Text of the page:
New brain imaging technology predicts early prediction of neurodegenerative diseases associated with Alzheimer’s disease

Using newly developed brain imaging technology, new research suggests that measuring the cumulative level slotting of a protein called tau can predict future neurodegenerative diseases associated with Alzheimer’s disease (AD),media New Atlas reported. The findings promise to accelerate clinical trial research and provide a novel way to predict disease progression before major symptoms appear.

New brain imaging technology predicts early prediction of neurodegenerative diseases associated with Alzheimer's disease

For researchers, the exact changes that occur in the human brain at the earliest stages of Alzheimer’s disease remain a mystery. Although studies have looked at several signs of Alzheimer’s disease, it is not clear what the initial cause of the disease is. Scientists are trying to find effective drugs and treatments to slow or prevent the disease.

Most Alzheimer’s researchers agree that the two main pathological signs are the accumulation of amyloid and tau proteins in the brain. Abnormal aggregation of amyloid protein (known as plaque) is generally considered to be the main disease-causing mechanism for Alzheimer’s disease. A large number of misfolded tau proteins were also found in the disease, forming so-called neuroprogenite fibrous tangles.

So what is the first one? Amyloid protein plaques or tau tangles? For years, the issue has been the source of debate among researchers. The overwhelming consensus is that amyloid protein aggregates appear before tau tangles. One researcher even used the analogy of tau as a bullet, but amyloid protein is the trigger, and its plaques activate tau into a toxic state.

After years of failed clinical trials of drugs for these amyloid and tau aggregates, a growing number of researchers are looking further into the area of potentially undiscovered causal mechanisms behind Alzheimer’s disease. However, the link between the accumulation of these two proteins and neurodegenerative change sits still undeniable, and one of the challenges facing researchers is the inability to clearly measure the accumulation of these toxic proteins in living organisms.

“No one doubts that amyloid protein works in Alzheimer’s disease, but more and more tau finds that it’s beginning to change people’s perceptions of the real cause stoic,” explains Ren Laaud Joie, lead author of the new study. “However, looking at the brain tissue after death alone, it is difficult to prove that tau tangles cause brain degradation, not the other way around.” One of the team’s main goals is to develop non-invasive brain imaging tools that allow us to see if the location of the disease’s early tau build-up indicates later brain degeneration. “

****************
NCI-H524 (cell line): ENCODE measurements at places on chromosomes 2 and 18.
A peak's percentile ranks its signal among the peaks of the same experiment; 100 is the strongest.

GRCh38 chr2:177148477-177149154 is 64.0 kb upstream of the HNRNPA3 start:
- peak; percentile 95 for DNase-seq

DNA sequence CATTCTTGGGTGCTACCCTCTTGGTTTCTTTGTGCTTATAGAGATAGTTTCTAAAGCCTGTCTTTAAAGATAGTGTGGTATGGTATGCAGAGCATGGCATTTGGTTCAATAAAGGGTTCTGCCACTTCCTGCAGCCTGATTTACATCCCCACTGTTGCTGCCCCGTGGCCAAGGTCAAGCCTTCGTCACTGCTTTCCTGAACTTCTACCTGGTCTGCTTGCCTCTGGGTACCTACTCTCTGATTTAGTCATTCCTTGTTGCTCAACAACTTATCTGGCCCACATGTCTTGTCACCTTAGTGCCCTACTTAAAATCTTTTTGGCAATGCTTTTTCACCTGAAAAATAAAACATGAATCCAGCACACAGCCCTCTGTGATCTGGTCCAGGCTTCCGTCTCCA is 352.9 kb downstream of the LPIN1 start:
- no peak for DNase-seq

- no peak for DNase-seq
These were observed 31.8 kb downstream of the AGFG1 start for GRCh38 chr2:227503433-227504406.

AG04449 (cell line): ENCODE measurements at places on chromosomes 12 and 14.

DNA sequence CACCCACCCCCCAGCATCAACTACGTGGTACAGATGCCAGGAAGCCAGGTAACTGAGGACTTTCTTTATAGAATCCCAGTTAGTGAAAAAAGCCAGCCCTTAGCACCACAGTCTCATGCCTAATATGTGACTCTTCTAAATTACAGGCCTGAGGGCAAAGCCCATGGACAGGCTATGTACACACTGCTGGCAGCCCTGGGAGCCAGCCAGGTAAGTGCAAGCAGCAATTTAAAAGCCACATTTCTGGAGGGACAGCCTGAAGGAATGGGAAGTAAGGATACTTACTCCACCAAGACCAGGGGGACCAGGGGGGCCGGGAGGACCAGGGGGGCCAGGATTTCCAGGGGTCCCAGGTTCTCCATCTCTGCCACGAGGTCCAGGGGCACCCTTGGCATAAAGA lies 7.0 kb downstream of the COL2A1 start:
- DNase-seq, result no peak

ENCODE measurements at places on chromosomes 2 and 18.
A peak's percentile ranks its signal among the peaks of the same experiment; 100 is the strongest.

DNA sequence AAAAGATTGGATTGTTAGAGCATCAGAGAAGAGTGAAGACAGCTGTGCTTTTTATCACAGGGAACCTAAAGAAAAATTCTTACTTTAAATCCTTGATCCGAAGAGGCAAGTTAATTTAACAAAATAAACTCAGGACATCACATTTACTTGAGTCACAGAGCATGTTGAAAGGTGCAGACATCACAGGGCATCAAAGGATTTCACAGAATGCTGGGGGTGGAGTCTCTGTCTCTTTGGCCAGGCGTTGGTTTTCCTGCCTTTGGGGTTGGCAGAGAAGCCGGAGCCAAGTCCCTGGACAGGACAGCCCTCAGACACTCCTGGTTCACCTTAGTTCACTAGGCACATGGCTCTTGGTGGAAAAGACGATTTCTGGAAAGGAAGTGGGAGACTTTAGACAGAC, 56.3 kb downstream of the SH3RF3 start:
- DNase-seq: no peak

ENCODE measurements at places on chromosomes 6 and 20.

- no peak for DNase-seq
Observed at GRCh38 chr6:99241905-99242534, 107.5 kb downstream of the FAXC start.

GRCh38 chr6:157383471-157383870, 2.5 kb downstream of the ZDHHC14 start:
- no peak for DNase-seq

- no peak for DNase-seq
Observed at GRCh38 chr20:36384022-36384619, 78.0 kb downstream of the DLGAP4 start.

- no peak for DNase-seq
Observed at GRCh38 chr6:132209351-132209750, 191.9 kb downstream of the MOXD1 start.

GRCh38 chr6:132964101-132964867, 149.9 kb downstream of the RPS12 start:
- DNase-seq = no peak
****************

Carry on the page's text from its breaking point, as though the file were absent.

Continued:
Positron-emission computer tomography (PET) is one of the best tools researchers can currently use to image the accumulation of different proteins in the brain. Until recently, it was almost impossible to clearly identify tau aggregations in the brains of living people, but the recently developed PET spectre flortapiruci changed the “rules of the game”.

Over the past few years, researchers have increasingly found that flortaucipir PET imaging can effectively measure tau levels in living patients. The breakthrough subsequently led to studies to study the levels of tau in the brain at the earliest stages of Alzheimer’s disease. Now, for the first time, researchers can assess the question of whether to have chicken first or egg first. Scientists at the University of California, San Francisco, suggest that tau levels are effectively earlier than Alzheimer’s disease-related neurodegeneration.

The new study recruited 32 subjects with early-stage symptomalzheimeradisease. Each subject underwent two PET imaging tests about 15 months apart to track amyloid and tau protein levels in the brain. The main goal is to assess whether amyloid or tau protein can better predict subsequent brain atrophy and disease progression.

Gil Rabinovici, head of PET imaging programating at the UCSF Memory and Aging Center, said: “The match between tau diffusion and changes in the brain the following year is truly shocking. Tau PET imaging can predict not only how much atrophy we will see, but also where it will occur. These predictions are much more powerful than anything we do with other imaging tools, and further demonstrate that tau is the main driver of the disease. “

Unfortunately, this new finding will not translate directly into a wide range of clinical diagnostic applications. This PET imaging is expensive and time-consuming, so doctors can’t easily deploy it as part of a routine health check. But for researchers, the findings could go a long way toward accelerating clinical trials into potential new drug treatments.

“Tau PET could be an extremely valuable precision medicine tool in future clinical trials,” Rabinovici said. The ability to sensitively track tau accumulation in living patients will enable clinical researchers to seek for the first time specific patterns that can slow or even prevent each patient’s expected brain atrophy. “

The new study is published in the journal Science Translational Medicine.

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